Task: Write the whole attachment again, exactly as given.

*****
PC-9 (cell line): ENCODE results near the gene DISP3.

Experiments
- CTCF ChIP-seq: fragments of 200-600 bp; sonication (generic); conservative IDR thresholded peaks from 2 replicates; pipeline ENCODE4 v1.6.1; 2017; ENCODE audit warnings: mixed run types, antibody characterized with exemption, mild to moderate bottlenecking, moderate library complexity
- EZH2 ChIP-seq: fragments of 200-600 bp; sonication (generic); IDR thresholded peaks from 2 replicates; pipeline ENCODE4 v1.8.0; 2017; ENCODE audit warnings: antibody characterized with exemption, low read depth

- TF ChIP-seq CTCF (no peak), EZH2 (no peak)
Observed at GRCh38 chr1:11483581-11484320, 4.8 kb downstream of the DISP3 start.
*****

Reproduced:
PC-9 (cell line): ENCODE results near the gene DISP3.

Experiments
- CTCF ChIP-seq: fragments of 200-600 bp; sonication (generic); conservative IDR thresholded peaks from 2 replicates; pipeline ENCODE4 v1.6.1; 2017; ENCODE audit warnings: mixed run types, antibody characterized with exemption, mild to moderate bottlenecking, moderate library complexity
- EZH2 ChIP-seq: fragments of 200-600 bp; sonication (generic); IDR thresholded peaks from 2 replicates; pipeline ENCODE4 v1.8.0; 2017; ENCODE audit warnings: antibody characterized with exemption, low read depth

- TF ChIP-seq CTCF (no peak), EZH2 (no peak)
Observed at GRCh38 chr1:11483581-11484320, 4.8 kb downstream of the DISP3 start.